and the show will be going to Fox Sports1 in 2017.
David wants his fans to know he will continue co-hosting
the National Dog Show sponsored by Purina with
John O’Hurley. The National Dog Show, always a
hit with dog enthusiasts captures the attention of
25 million viewers. David will also be a consultant for
Carson International’s Incredible Dog Challenge that
produces dog events from around the country.
Carson International is headquartered in Sun Valley, Idaho.
Frei will be with NBC as a consultant working on other projects.
I asked David what he would like his fans to
remember about his 27 years at Westminster.
He thought about the question for a few moments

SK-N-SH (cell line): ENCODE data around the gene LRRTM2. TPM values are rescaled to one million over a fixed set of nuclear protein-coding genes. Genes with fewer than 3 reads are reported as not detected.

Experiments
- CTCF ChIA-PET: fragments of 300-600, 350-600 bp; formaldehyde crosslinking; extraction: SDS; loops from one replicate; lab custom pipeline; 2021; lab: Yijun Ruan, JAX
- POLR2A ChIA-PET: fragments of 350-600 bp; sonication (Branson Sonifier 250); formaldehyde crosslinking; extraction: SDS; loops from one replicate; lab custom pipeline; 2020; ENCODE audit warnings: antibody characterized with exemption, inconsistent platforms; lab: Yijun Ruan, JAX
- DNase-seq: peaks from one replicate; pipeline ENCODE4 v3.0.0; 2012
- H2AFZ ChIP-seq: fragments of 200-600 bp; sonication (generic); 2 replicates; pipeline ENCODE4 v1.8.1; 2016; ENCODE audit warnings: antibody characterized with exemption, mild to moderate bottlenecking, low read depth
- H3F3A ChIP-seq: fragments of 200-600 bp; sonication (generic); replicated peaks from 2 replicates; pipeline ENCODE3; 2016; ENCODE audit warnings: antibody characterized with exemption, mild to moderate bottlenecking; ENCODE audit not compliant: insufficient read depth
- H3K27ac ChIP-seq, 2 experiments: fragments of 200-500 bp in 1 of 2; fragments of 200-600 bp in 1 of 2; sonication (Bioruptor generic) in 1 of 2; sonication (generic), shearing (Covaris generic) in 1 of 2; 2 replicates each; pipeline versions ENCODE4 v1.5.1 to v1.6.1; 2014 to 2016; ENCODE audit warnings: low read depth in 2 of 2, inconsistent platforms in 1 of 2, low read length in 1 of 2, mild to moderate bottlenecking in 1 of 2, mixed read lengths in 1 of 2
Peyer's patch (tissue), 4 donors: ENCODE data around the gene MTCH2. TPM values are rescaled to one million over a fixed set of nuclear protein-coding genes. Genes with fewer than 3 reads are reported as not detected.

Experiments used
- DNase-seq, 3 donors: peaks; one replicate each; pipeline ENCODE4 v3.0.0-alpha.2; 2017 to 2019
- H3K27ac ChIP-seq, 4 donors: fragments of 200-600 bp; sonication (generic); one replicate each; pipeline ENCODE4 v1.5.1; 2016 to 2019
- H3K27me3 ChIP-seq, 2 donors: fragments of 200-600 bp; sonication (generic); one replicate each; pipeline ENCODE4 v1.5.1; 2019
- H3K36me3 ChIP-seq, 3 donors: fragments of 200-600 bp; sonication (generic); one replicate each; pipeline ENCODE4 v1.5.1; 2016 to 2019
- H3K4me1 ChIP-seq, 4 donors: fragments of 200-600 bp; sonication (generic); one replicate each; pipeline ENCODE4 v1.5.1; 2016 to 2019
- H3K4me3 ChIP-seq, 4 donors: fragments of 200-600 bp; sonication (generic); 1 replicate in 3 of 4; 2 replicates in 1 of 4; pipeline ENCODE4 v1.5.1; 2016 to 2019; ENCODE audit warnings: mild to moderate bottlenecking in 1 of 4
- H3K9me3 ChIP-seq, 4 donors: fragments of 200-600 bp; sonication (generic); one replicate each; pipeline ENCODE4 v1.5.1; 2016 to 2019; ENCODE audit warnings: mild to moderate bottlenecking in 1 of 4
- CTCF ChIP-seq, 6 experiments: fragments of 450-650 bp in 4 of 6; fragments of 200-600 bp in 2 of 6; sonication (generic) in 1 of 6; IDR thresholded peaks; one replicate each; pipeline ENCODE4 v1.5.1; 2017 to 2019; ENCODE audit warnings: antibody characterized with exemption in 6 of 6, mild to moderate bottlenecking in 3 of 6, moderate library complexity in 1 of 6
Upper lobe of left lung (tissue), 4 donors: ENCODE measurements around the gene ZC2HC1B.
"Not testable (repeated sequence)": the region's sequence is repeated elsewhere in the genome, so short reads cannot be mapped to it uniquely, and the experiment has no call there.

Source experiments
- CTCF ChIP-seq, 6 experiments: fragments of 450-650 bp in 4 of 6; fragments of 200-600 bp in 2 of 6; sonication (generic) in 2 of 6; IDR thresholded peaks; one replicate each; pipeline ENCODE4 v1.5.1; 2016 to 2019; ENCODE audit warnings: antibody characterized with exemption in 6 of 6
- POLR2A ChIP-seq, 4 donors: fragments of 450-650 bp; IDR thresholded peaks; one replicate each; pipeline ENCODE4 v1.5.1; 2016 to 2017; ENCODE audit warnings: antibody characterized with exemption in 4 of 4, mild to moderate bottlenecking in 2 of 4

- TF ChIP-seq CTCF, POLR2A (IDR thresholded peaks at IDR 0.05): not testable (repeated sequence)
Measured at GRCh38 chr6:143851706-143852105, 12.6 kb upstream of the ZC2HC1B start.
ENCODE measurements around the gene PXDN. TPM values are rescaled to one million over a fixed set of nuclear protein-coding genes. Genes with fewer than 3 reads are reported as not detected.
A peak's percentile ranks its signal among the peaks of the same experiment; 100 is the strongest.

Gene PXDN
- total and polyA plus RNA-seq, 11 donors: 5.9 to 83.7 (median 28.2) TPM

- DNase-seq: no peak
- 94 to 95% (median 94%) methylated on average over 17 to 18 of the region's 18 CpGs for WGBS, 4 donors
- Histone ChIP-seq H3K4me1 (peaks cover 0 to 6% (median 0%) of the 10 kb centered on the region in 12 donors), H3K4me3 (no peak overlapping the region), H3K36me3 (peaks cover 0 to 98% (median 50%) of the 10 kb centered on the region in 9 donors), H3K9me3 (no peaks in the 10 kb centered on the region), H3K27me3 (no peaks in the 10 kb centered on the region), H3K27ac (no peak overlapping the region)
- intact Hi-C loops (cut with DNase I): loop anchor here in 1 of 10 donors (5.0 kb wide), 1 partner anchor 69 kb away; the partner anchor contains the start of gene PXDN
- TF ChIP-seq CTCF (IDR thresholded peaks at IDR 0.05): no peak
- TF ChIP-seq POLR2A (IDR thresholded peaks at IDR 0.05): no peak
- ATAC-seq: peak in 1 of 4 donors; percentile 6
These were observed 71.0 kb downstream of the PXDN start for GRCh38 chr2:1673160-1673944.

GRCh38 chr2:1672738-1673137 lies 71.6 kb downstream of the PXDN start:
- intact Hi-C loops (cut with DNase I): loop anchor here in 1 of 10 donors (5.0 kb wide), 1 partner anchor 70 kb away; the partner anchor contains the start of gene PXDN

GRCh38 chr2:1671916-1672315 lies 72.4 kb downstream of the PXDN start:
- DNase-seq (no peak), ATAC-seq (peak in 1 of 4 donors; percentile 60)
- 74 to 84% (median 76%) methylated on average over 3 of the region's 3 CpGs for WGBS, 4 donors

and responded that he hopes the viewers
had a good time and encourages dog owners to
celebrate the dog in their lives. He also emphasized
during our interview, as he does during the Westminster
telecast the importance of responsible dog ownership.
David said, my daily quote is “I thank my dogs every
day for letting me be on the other end of their leashes.”
I wrapped up our interview asking David what breed
would best describe him. His answer was quick, the
Cavalier or Brittany as they are breeds that like people
and like to be around people. This answer makes sense
as David enjoys being around people especially dog people.
In closing, David added that dogs bring us together
and are icebreakers. Thank you, David Frei, America’s
dog guy for bringing dog lovers together and being
part of our lives during your 27 years at Westminster.
I would like to also thank David for sharing the photos
for this story. For more info on the 501c3 please